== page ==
Identifying Different Types of Leaves

Ever wonder how you might break down the different types of leaves for analysis?  You’ve no doubt already noticed there is a big difference between a cactus, a redwood, and a palm.  Even among the typical sorts of growths we normally think of when we think about trees, there are several variations.

Here’s a break down:

The Stems of Different Types of Leaves

Petiolated: Botanists call leaves with stems, or more accurately petioles, petiolated leaves.

Sessile: Leaves without these short stems/petioles are sessile leaves.  They come directly from the branch without a bridging stem.

Simple versus Compound Types of Leaves

Simple Leaves: Simple leaves extend outward in one unified shape.  If you look carefully at a leaf, holding it in your hand, you will see that just like us, it has veins.  In a simple leaf, the central artery goes straight up into the blade of the leaf.

Compound Leaves: Compound leaves resemble separate leaves that nature has fused together.  The central arteries separate into individuated paths typically near the base of the leaf, perhaps just as it comes off the petiole.  They are all clearly one organism, but they seem to have several distinct leaf-like sections.  Botanists call these distinct subsections, leaflets.

Shapes of Different Types of Leaves

Botanists further divide leaves into seven shapes:

Ovate: Coming from the Latin word for “egg,” ovate leaves are exactly as they sound, shaped like eggs, with out sharp end points.

Cordate: Coming from the Latin word for “heart,” these are also what they sound like, heart-shaped leaves, wider at the base but unlike ovate leaves drawing to points at the apexes.

Lanceolate: As you might guess without any knowledge of Latin, nature has shaped these leaves somewhat like spears—or more accurately “lances.”  You might think of them as cordate leaves on a diet since they only differ according to the relative width at the base.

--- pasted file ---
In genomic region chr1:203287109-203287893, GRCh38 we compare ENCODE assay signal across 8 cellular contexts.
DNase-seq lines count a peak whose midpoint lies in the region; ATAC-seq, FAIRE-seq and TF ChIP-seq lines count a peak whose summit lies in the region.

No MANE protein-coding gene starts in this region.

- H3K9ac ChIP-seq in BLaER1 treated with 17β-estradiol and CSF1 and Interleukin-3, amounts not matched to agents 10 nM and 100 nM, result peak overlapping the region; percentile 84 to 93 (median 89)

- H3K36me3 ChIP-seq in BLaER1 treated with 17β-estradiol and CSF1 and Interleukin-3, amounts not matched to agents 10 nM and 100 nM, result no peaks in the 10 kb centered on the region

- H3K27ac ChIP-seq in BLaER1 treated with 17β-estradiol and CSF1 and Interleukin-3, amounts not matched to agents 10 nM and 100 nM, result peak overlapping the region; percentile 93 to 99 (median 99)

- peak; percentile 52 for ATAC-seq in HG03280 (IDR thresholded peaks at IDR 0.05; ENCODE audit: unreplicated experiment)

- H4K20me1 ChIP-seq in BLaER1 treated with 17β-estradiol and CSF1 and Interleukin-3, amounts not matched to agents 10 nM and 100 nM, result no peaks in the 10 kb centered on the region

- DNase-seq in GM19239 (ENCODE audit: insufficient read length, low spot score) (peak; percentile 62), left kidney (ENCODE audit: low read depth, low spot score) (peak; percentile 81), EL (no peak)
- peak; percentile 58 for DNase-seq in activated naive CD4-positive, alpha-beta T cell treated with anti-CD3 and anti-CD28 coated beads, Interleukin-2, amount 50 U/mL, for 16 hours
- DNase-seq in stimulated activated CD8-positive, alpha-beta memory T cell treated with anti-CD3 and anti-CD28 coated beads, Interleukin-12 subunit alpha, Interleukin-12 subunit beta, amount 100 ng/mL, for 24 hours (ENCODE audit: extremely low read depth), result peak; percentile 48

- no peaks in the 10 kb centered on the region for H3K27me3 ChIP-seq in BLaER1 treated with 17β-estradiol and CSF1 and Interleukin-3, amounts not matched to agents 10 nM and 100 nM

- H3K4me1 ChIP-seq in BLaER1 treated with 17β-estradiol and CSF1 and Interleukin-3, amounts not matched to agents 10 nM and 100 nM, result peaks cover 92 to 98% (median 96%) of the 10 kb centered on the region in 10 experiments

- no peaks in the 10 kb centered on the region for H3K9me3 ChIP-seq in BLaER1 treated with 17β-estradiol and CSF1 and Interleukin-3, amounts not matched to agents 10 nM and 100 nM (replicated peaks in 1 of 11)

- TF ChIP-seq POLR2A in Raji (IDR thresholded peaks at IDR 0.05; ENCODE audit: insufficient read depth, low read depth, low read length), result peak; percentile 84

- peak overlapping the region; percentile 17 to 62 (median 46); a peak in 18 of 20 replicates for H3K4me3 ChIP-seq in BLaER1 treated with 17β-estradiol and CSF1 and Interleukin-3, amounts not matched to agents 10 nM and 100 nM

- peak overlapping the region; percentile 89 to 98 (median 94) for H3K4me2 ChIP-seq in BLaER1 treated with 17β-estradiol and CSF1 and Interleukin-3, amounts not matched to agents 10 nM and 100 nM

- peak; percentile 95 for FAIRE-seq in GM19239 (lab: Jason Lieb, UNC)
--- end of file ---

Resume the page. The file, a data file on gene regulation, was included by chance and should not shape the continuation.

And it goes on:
Elliptic: Similarly, elliptic leaves are just thin ovate leaves.  They end in curved rather than pointed edges but they are much more long than wide.

Hastate:  Hastate leaves look like three connected leaves stretching out from a central point.  This compound leaf shape looks exactly like the medieval weapon known as the halberd.  You might have seen this weapon if you watch old movies with knights in them.  This half-axe, half-spear is the weapon that the palace guards always seem to sport as the hero of the tale dispatches them.

Acicular:  Acicular leaves are long needle-like leaves ending in pointed tips.  The kind you might find on a pine tree.

Linear:  Finally, there are linear leaves that are just acicular leaves with rounded ends.

Edges of Different Types of Leaves

Botanists also identify leaves by five different kinds of edges.

Entire: Leaves with entire edges are simply those with smooth edges, as if nature’s artist drew them in motion.

Sinuate: Sinuate leaves have waves or bumps along their curved edges.

Dentate: Coming from the Latin word for “teeth,” dentate leaves have little teeth or hook like protrusions at intervals along the leaf’s edge.

Serrate: Similar to dentate leaves, serrate leaves have tooth like protrusions as well, but they are so close to each other that they seem more like the teeth of a saw.

Lobed:  Lobed leaves have, you guessed it, lobes that stick out from the leaf at strange intervals.

The Uses of the Descriptive Language

Now that you have these language tools under your belt, you will no longer be at a loss when describing a leaf.  You will be able to say, “Today I saw a petiolated compound leaf with serrated lanceolate leaflets.”  Of course, only botanists will really know what you are talking about, but at least you now have ways of knowing exactly what you are looking at when you look at these beautiful works of natural art.




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